Manchester bomber Salman Abedi ‘known up to a point to intelligence services’

Manchester bomber Salman Abedi ‘known up to a point to intelligence services’

Manchester bomber Salman Abedi was known to the intelligence services “up to a point”, Home Secretary Amber Rudd has said.
The Government raised the terrorism threat level to “critical” – the highest possible rating – on Tuesday amid fears another attack is imminent.
Ms Rudd disclosed that the intelligence services had been aware of British-born Abedi, who is reported to have recently returned to the UK from a visit to Libya.
She told Sky News: “We do know that he was known up to a point to the intelligence services”.
Ms Rudd refused to be drawn about the nature of the information held by the intelligence services about Abedi.
“I am sure that we will get more information about him over the next few days and the next few weeks,” she said.
She said the threat level would remain at a heightened state while the investigation into the attack continued.
“It is an ongoing operation which means that the investigation is continuing to find leads,” she said.
“So until we can be reassured that there is no continued activity around this operation, that is entirely safe around this operation, then it is right that we are at this heightened state of alert.
“It is operationally driven, it is intelligence-driven and we must make sure that we allow our counter-terrorist police, our police and our intelligence services to get on and do their job and this helps give them the space to do just that.”
Announcing the raising of the threat level late on Tuesday, Prime Minister Theresa May said a “wider group of individuals” could have been involved in the Manchester Arena blast.
In a sign of the increased threat, the military could be deployed to support armed police officers, Mrs May added during a live televised statement from Downing Street.
Monday night’s attack at a concert by US pop star Ariana Grande left 22 people dead, including an eight-year-old girl, and dozens injured.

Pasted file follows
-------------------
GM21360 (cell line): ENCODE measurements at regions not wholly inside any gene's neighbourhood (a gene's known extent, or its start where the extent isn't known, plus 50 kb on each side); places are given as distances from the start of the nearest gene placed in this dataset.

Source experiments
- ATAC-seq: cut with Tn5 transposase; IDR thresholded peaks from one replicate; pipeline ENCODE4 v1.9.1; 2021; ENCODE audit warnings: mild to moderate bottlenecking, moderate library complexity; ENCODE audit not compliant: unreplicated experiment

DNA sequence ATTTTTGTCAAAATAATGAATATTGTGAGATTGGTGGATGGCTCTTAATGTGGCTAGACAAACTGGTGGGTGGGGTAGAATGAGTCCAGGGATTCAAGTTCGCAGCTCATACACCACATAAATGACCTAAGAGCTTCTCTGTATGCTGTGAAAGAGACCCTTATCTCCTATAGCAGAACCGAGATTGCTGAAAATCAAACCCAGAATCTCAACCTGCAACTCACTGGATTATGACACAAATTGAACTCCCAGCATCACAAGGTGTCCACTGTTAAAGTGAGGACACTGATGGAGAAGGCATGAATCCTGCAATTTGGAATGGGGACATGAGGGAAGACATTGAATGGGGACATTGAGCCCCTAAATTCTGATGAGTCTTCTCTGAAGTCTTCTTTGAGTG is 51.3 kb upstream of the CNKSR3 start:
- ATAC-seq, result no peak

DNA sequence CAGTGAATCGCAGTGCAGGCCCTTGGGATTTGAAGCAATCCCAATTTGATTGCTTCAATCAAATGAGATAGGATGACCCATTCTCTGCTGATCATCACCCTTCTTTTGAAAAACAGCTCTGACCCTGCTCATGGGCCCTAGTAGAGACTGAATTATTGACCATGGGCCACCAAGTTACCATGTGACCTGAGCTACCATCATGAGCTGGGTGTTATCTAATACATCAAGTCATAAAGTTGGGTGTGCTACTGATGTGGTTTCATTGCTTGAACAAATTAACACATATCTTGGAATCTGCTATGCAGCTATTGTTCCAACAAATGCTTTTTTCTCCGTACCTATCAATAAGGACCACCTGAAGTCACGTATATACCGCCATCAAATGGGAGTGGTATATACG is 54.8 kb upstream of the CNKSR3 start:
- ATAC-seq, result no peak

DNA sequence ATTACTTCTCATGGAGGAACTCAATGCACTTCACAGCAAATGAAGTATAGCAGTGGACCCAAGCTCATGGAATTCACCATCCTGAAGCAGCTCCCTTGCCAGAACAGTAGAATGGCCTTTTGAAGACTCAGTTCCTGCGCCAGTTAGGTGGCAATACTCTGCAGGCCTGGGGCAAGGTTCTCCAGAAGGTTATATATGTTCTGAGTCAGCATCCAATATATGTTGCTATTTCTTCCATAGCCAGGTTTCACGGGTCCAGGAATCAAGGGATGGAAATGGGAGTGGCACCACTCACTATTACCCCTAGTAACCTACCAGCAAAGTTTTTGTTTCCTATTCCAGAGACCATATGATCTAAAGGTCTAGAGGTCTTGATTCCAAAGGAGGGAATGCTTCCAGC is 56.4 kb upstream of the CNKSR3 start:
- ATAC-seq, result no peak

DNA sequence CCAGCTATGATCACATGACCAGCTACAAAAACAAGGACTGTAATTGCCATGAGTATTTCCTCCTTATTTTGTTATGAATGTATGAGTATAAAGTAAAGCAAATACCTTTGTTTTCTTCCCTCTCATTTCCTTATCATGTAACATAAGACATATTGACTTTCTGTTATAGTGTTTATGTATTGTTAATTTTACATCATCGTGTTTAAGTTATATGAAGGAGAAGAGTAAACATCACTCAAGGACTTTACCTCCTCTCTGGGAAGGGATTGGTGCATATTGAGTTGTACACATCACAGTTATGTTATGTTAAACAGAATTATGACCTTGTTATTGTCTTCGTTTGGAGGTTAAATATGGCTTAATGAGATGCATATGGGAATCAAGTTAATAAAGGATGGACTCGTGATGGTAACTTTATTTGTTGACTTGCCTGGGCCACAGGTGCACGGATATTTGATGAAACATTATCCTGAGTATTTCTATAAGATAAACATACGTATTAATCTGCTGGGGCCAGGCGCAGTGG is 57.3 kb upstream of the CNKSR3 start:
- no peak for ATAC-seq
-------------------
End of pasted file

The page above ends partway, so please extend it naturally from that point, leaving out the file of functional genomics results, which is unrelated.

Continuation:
As counter-terrorism agencies mounted a massive inquiry into the outrage, the worst terrorist attack since 52 innocent people were killed in the July 7 bombings in London in 2005:
:: Police have arrested a 23-year-old man near a Morrisons in Chorlton, south Manchester, in connection with the inquiry
:: Mrs May vowed that the “spirit of Manchester and the spirit of Britain is far mightier than the sick plots of depraved terrorists”
:: Among the first victims to be named were eight-year-old Saffie Roussos from Leyland and teenagers Olivia Campbell, 15, from Bury and Georgina Callander from Chorley.
:: Many of the 59 people hurt in the attack were treated for life-threatening injuries. Twelve of those rushed to hospital were children
The Islamic State terror group claimed responsibility for the barbaric attack, which involved a home-made device packed with nuts and bolts which exploded in the venue’s foyer as thousands of young people were leaving.
Manchester Arena incident
Abedi, 22, is believed to have been born in Manchester and of Libyan descent. He studied business at Salford University but dropped out before completing his degree.
He is thought to have attended the Manchester Islamic Centre, also known as Didsbury Mosque, along with his parents and siblings.